The reason I assumed they had defeated the demon was because Hyakkimaru regained his voice. So, the new question is, “how did Hyakkimaru regain his voice from the demon without defeating it?”

My best guess is that each demon can only take one part of a person at a time. So, by taking Hyakkimaru’s right leg, it gave up his voice. If that’s not the case, then I have no idea why Hyakkimaru suddenly regained his voice. But, if you have an alternate theory, I’d love to read it in the comments.

As a side note, I’m amazed at how quickly Hyakkimaru has learned language. Sure, learning how to say Mio’s name after a few days isn’t particularly impressive, but he’s only been able to hear for like a week or two and yet he already understands what people are saying when they speak to him.

There’s also something to be said about learning disabilities for those who don’t have an actual language for the first 16 or so years of their life, but that’s a whole thing I’m not going to get into here because it would take too long.

Fire at the Temple

Ah, and now we get to the part of the review you’ve all been waiting for: the fire temple. I mean, the fire at the temple.

Once Hyakkimaru defeats the antlion demon and regains his leg, he and Dororo head back to the temple. But, before they get there, they see a plume of smoke rising into the sky from the temple.

Remember how I said Mio’s working for both sides of the war would be her downfall? Well, the time for that downfall is now. A group of scouts from the original army she worked for saw her enter the camp of the enemy army, and so when she returns to their camp, they capture her on suspicion of being a spy.

And, as is usually the case in these sorts of circumstances, a fair trial isn’t held. Instead, the soldiers go to the temple where she lives with her children, set it on fire, and then slaughter everyone in sight. By the time Hyakkimaru and Dororo arrive, the bodies of the children are strewn across the ground and Mio is barely alive.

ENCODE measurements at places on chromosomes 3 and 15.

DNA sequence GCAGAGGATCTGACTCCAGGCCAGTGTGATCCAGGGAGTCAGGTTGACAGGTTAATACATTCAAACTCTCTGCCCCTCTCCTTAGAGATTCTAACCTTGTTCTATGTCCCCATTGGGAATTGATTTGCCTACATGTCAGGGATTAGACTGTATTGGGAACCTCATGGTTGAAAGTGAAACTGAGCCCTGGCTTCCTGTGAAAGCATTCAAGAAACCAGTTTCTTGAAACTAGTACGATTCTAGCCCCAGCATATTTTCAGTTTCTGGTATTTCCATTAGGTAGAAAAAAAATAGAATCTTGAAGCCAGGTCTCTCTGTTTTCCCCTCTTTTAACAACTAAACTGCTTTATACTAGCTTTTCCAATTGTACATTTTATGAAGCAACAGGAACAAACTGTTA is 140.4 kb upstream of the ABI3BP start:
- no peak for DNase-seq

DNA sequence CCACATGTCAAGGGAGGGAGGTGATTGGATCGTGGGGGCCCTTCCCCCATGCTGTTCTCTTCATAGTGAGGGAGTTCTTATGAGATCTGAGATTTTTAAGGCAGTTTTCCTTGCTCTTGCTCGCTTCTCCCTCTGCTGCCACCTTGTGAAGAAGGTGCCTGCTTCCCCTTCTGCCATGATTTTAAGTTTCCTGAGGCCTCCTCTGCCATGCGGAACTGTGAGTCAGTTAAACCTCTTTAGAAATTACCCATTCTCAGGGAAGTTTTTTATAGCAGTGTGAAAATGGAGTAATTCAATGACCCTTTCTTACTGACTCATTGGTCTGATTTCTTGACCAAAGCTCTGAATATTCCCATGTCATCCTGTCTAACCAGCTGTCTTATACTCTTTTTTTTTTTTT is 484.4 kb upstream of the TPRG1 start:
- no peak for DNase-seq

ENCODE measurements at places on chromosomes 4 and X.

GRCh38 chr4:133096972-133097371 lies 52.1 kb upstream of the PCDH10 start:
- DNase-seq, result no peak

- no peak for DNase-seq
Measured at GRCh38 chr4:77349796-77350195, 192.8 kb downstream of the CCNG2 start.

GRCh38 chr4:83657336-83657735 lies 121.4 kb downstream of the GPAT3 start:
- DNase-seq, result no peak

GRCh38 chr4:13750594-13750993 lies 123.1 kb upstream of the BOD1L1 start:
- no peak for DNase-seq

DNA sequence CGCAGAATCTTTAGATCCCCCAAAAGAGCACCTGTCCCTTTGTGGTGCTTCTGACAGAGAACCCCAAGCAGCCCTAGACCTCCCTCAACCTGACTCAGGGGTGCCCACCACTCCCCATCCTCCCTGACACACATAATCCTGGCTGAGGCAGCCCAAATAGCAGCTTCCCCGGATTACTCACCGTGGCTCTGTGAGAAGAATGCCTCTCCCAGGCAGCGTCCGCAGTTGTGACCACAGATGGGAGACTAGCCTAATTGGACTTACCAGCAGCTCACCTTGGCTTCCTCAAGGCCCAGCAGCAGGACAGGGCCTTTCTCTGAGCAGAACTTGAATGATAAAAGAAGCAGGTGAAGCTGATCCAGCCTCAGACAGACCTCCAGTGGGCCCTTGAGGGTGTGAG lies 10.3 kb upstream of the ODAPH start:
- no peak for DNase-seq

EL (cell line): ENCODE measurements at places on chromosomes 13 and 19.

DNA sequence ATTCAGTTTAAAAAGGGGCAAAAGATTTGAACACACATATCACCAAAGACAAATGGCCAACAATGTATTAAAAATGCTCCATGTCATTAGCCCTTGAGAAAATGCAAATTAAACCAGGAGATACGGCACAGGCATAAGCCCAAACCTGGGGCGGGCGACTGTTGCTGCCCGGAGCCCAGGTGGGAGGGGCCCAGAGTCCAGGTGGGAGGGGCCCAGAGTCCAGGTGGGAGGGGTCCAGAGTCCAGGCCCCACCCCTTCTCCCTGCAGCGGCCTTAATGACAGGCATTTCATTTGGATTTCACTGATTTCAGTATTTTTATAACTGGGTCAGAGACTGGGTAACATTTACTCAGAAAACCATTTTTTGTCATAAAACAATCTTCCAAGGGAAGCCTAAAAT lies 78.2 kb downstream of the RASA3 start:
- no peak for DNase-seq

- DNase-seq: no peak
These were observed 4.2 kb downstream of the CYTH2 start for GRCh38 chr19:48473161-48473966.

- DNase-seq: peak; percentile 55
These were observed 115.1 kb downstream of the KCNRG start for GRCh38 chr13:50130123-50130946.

Hyakkimaru avenging Mio from the anime series Dororo
Hyakkimaru avenging Mio

Mio then dies, and Hyakkimaru goes on a rampage, killing all but one of the soldiers present. The only reason one is allowed to escape is because Dororo stops Hyakkimaru because he’s afraid he’ll turn into a monster if he allows his rage to dictate his actions.

I liked this scene. It subverted my expectations, works as a character growth point for Hyakkimaru, gives Hyakkimaru yet another reason to defeat his father, and frees up our main duo from being tied to a single location. Also I just like seeing sword fighting in anime so there’s that.

Conclusion

These past two episodes of Dororo were great. I still wouldn’t say the series as a whole is great, but it’s good. The buildup of the arc of the first episode and a half was compelling, and the climax, although short, was devastating. That said, it still didn’t really make me feel anything.

Although I watch a lot of shounen and action series, drama is really what I like most in anime, and there’s just something the Dororo anime is missing in the drama department. I can’t exactly place my finger on what’s missing, but when you compare it to some of my favorite series, it’s clear that Dororo just doesn’t stand up to the competition.

So, what did you think of this week’s episode of Dororo? Were you expecting this outcome? How did it make you feel? Let me know in the comments.

If you enjoyed this review then be sure to click the like button ❤ down below. You should also give me a follow over on Twitter @DoubleSama so you don’t miss out on any future content. And, speaking of Twitter, there’s currently a poll running on their regarding this upcoming Sunday’s post, so make sure you cast your vote.

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My review of the next episode is available here.